Shamima Begum, the Demon Bride
‘Jihadi bride’ Shamima Begum and her fight for repatriation are back in the news. This time there appears to be evidence to suggest she and her two companions were trafficked, with various newspapers carrying the latest story. It may come as no particular surprise that Shamima and her two school friends Khadiza Sultana, now dead and Amira Abase, presumed dead, were recruited and helped with their journey from the UK via Turkey to Syria in February 2015. All the girls were between 15 and 16 years old.
A BBC online news article on 30 August reads ‘Shamima Begum and her two friends were smuggled into Syria by an intelligence agent for Canada’ (bbc.in/3h7Cbbd). In Reuters Europe (21 November) it says: ‘Likely a victim of child trafficking her lawyers also said that Begum and her friends entry into Syria was “facilitated” by a Canadian agent working for ISIS’ (reut.rs/3VUKFB7). It seems that the information for those articles comes from a claim made in the book The Secret History of Five Eyes by Richard Kerbaj. Five Eyes is the network of intelligence sharing between Britain, the US, Canada, Australia and New Zealand. This information may have been known as early as 2015.
There was a Reuters (Ankara) news article on 12 March 2015 by Tulay Karadeniz in which the writer states: A spy who worked for a country in the US-led coalition that is fighting Islamic State had helped three British girls to cross into Syria to join the militants has been caught, the Turkish Foreign minister said on Thursday’ (reut.rs/3iJGLN5). This information came only a month after the girls left the UK. The British public will have heard about this only recently.
Shamima is now 23 years old and is still languishing in a detention camp in Northern Syria. Her UK citizenship was revoked in March 2019 by the then Home Secretary Sajid Javid. The British government is not in theory allowed to deprive a British citizen of their citizenship if that is the only form of citizenship they have. Article 15 of the Universal Declaration of Human Rights states that ‘Arbitrary deprivation of nationality which means deliberately moving to make a citizen stateless is prohibited under these instruments’.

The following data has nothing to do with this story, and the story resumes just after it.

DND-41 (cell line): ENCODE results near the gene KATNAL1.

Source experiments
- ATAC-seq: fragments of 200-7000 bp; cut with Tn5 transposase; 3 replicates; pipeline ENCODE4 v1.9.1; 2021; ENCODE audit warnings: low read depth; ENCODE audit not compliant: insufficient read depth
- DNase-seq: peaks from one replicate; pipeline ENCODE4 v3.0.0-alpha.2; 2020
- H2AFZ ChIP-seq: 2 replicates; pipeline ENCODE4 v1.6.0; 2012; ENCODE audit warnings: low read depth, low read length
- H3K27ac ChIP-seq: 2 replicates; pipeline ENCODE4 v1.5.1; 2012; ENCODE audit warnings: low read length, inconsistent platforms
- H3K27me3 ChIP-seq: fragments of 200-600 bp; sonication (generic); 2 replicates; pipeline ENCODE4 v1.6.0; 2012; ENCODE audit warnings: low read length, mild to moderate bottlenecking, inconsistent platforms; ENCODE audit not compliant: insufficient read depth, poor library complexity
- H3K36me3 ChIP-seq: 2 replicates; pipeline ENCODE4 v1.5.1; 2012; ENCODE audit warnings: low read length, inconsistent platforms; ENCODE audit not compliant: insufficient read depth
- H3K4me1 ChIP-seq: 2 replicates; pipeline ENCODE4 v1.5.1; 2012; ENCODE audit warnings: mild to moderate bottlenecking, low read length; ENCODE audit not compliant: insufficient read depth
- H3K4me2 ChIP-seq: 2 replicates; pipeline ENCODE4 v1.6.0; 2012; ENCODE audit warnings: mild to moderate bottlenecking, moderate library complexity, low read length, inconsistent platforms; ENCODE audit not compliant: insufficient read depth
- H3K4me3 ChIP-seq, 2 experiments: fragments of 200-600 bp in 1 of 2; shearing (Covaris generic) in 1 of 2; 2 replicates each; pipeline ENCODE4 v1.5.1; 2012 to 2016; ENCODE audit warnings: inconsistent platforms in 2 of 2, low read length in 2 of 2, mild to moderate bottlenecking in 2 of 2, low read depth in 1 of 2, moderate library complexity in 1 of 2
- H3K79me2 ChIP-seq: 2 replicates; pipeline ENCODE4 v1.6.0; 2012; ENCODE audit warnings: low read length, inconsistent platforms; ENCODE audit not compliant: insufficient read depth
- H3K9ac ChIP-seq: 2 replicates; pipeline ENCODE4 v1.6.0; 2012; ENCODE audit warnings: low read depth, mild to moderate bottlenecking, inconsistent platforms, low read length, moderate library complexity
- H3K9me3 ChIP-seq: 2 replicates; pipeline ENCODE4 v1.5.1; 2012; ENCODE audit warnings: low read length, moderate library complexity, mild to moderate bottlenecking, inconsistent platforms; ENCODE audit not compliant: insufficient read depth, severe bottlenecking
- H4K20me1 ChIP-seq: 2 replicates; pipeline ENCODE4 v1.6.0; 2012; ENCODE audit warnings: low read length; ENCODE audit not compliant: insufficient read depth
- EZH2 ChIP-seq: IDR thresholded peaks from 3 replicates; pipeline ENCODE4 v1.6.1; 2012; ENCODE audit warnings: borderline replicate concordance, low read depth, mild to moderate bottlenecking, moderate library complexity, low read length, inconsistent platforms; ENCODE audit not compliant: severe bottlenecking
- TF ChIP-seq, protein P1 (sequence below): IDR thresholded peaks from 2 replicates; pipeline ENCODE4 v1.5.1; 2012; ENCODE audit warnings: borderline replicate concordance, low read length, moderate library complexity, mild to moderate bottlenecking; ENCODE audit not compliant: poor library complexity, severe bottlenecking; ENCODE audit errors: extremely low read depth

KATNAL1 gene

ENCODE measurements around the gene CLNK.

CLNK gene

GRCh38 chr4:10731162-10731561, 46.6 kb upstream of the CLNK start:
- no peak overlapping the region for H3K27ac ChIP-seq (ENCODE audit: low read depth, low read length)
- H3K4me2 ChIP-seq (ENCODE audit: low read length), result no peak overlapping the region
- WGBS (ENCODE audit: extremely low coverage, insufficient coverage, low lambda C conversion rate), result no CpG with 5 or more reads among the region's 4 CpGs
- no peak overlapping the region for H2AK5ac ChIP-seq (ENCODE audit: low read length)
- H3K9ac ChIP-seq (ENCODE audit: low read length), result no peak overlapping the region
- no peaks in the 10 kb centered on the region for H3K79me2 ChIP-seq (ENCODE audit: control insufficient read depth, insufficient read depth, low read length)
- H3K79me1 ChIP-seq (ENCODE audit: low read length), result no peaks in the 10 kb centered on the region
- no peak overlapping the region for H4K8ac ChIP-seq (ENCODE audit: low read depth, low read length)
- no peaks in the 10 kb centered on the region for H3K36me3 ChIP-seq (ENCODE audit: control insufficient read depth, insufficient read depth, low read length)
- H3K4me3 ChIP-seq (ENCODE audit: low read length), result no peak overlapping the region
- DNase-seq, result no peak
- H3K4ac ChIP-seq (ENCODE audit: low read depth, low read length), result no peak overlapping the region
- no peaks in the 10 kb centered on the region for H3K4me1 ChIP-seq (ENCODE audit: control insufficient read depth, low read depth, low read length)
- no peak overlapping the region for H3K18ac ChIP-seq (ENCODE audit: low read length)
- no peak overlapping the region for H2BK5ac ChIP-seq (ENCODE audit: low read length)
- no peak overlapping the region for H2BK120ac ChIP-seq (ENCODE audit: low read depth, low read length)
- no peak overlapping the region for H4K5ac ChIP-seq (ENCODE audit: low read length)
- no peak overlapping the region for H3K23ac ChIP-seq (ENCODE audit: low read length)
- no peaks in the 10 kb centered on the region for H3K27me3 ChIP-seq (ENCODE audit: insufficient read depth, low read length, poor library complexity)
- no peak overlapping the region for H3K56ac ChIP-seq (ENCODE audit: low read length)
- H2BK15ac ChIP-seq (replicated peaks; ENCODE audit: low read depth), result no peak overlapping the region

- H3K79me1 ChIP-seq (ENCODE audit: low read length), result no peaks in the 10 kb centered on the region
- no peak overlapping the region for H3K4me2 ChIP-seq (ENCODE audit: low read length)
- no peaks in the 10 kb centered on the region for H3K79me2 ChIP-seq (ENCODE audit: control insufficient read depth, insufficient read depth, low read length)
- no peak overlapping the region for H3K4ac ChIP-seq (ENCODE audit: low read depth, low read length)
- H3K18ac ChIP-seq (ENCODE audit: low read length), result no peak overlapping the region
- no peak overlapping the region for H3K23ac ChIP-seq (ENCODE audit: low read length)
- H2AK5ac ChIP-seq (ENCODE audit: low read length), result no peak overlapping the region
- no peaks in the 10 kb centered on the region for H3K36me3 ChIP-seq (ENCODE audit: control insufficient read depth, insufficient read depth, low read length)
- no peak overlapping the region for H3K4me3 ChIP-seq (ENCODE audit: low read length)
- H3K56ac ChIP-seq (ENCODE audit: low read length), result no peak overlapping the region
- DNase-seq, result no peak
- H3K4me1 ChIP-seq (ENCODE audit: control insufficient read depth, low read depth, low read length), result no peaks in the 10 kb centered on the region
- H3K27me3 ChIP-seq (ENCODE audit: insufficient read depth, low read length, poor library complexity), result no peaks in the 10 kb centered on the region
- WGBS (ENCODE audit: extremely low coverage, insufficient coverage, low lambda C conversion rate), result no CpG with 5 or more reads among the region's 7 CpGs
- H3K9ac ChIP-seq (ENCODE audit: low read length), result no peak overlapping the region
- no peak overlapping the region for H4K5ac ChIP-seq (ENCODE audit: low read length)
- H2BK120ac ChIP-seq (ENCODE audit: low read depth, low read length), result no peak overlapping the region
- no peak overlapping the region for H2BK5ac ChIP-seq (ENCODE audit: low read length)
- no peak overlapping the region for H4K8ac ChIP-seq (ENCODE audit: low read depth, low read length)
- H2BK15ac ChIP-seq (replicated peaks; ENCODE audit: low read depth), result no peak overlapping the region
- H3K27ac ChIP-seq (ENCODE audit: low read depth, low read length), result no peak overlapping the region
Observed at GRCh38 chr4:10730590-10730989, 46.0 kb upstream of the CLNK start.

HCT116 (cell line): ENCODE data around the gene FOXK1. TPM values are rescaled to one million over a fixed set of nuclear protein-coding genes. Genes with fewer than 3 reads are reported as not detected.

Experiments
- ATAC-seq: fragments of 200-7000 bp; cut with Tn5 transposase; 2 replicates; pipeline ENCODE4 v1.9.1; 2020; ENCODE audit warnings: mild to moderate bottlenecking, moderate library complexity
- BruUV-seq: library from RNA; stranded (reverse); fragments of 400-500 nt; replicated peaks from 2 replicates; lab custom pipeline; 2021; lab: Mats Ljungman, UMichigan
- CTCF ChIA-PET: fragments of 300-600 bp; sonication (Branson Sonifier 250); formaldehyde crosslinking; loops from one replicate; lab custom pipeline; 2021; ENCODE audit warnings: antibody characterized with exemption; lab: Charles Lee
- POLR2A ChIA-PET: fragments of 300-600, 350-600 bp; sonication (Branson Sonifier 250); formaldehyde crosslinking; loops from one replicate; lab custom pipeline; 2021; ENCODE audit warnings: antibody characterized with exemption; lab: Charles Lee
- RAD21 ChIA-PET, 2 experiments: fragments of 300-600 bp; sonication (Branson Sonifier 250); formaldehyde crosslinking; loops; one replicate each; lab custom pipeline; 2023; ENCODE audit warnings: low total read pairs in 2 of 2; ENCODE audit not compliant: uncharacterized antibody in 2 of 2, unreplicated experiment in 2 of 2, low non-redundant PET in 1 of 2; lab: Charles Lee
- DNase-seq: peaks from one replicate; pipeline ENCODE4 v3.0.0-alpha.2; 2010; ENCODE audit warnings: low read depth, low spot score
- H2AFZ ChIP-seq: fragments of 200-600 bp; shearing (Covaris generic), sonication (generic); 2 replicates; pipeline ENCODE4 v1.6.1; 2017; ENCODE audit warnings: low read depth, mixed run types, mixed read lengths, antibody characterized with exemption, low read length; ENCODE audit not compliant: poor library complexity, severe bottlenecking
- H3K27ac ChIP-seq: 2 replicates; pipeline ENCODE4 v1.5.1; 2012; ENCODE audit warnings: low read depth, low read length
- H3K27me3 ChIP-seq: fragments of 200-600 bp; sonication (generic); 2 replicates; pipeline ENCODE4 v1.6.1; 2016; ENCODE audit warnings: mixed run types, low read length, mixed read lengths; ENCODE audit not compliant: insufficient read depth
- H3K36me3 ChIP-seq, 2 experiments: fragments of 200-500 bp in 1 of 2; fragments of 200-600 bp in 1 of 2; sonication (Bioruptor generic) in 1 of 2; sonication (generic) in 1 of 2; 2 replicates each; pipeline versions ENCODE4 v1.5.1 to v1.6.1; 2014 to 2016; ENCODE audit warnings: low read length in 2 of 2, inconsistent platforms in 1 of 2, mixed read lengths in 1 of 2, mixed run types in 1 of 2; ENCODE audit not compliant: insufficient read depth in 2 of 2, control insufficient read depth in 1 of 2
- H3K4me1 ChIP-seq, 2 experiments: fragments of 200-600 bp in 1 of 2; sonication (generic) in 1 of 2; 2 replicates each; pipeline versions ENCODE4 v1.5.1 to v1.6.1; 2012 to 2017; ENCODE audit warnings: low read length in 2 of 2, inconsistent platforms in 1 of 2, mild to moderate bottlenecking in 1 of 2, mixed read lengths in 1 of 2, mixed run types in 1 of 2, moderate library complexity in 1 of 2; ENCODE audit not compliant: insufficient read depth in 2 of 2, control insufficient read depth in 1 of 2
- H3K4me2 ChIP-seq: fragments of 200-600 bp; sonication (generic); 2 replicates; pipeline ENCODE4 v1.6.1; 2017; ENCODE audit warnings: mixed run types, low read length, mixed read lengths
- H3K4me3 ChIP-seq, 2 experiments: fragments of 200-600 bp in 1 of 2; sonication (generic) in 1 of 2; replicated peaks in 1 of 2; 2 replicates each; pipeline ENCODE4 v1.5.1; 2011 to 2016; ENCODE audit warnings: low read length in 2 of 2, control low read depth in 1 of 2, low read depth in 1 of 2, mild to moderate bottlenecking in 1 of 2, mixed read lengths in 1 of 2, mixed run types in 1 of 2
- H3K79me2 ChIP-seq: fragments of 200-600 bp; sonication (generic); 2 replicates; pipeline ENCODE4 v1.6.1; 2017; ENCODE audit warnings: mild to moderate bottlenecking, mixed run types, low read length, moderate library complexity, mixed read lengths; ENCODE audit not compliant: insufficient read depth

The UK government contended Shamima could apply for Bangladeshi citizenship as her parents were Bangladeshi nationals and as she was under 21 at the time she supposedly could automatically qualify for Bangladeshi citizenship. Bangladesh has continuously denied that possibility. In any case Shamima was born in the UK and has never even been to Bangladesh, her culture is British.
Shortly after arriving in Syria she was married to a Dutch fighter and convert to Islam and went on to have three children who all died young. Her youngest was born in a refugee camp and died within a month of a lung infection. The conditions in these camps were appalling, with temperatures reaching 50 degrees Celsius in summer and below freezing in the winter, bad sanitary conditions and almost non-existent healthcare.
Responding to the death of her last child in the camp Jeremy Hunt stated ‘Shamima knew when she made the decision to join Daesh she was going to a country where there was no embassy, no consular assistance, and I’m afraid those decisions awful though it is, they do have consequences’ (bbc.in/3iLmkzi). But how could a 15-year old have had any idea of what was in store for her when she left the UK?